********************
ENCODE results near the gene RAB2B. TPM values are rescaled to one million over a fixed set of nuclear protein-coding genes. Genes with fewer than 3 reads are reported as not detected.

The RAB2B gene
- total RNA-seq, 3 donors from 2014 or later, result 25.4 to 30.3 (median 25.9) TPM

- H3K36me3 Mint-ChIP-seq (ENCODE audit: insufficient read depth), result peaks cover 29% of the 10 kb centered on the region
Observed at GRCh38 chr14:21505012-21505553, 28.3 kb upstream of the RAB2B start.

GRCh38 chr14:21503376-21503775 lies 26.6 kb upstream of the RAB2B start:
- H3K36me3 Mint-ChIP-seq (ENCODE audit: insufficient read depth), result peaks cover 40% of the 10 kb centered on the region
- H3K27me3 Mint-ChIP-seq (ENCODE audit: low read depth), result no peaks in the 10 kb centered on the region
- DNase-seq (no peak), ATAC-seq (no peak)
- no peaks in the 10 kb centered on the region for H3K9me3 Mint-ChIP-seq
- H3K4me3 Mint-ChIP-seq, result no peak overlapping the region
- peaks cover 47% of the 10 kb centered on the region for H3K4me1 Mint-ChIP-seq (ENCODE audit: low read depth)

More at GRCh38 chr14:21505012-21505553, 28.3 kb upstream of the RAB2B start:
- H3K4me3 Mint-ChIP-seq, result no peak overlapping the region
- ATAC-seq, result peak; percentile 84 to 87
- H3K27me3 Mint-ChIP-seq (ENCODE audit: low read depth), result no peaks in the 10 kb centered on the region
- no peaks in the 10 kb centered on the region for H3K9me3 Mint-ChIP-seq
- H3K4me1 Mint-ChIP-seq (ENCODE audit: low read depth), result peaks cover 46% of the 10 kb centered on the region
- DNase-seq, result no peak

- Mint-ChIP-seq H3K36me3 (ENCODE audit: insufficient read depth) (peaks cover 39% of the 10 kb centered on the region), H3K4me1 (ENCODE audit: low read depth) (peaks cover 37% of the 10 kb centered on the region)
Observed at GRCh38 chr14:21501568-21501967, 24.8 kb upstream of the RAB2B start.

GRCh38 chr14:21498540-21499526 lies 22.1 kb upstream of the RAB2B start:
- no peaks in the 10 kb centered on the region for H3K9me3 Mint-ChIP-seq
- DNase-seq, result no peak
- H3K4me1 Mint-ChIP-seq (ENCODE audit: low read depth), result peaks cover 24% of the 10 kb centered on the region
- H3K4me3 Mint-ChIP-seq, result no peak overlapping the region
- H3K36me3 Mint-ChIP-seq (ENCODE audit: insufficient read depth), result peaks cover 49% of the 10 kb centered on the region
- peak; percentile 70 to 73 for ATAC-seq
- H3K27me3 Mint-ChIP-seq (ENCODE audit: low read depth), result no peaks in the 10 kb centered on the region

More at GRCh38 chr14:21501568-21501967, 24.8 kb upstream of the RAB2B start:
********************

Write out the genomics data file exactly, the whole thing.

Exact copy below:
ENCODE results near the gene RAB2B. TPM values are rescaled to one million over a fixed set of nuclear protein-coding genes. Genes with fewer than 3 reads are reported as not detected.

The RAB2B gene
- total RNA-seq, 3 donors from 2014 or later, result 25.4 to 30.3 (median 25.9) TPM

- H3K36me3 Mint-ChIP-seq (ENCODE audit: insufficient read depth), result peaks cover 29% of the 10 kb centered on the region
Observed at GRCh38 chr14:21505012-21505553, 28.3 kb upstream of the RAB2B start.

GRCh38 chr14:21503376-21503775 lies 26.6 kb upstream of the RAB2B start:
- H3K36me3 Mint-ChIP-seq (ENCODE audit: insufficient read depth), result peaks cover 40% of the 10 kb centered on the region
- H3K27me3 Mint-ChIP-seq (ENCODE audit: low read depth), result no peaks in the 10 kb centered on the region
- DNase-seq (no peak), ATAC-seq (no peak)
- no peaks in the 10 kb centered on the region for H3K9me3 Mint-ChIP-seq
- H3K4me3 Mint-ChIP-seq, result no peak overlapping the region
- peaks cover 47% of the 10 kb centered on the region for H3K4me1 Mint-ChIP-seq (ENCODE audit: low read depth)

More at GRCh38 chr14:21505012-21505553, 28.3 kb upstream of the RAB2B start:
- H3K4me3 Mint-ChIP-seq, result no peak overlapping the region
- ATAC-seq, result peak; percentile 84 to 87
- H3K27me3 Mint-ChIP-seq (ENCODE audit: low read depth), result no peaks in the 10 kb centered on the region
- no peaks in the 10 kb centered on the region for H3K9me3 Mint-ChIP-seq
- H3K4me1 Mint-ChIP-seq (ENCODE audit: low read depth), result peaks cover 46% of the 10 kb centered on the region
- DNase-seq, result no peak

- Mint-ChIP-seq H3K36me3 (ENCODE audit: insufficient read depth) (peaks cover 39% of the 10 kb centered on the region), H3K4me1 (ENCODE audit: low read depth) (peaks cover 37% of the 10 kb centered on the region)
Observed at GRCh38 chr14:21501568-21501967, 24.8 kb upstream of the RAB2B start.

GRCh38 chr14:21498540-21499526 lies 22.1 kb upstream of the RAB2B start:
- no peaks in the 10 kb centered on the region for H3K9me3 Mint-ChIP-seq
- DNase-seq, result no peak
- H3K4me1 Mint-ChIP-seq (ENCODE audit: low read depth), result peaks cover 24% of the 10 kb centered on the region
- H3K4me3 Mint-ChIP-seq, result no peak overlapping the region
- H3K36me3 Mint-ChIP-seq (ENCODE audit: insufficient read depth), result peaks cover 49% of the 10 kb centered on the region
- peak; percentile 70 to 73 for ATAC-seq
- H3K27me3 Mint-ChIP-seq (ENCODE audit: low read depth), result no peaks in the 10 kb centered on the region

More at GRCh38 chr14:21501568-21501967, 24.8 kb upstream of the RAB2B start: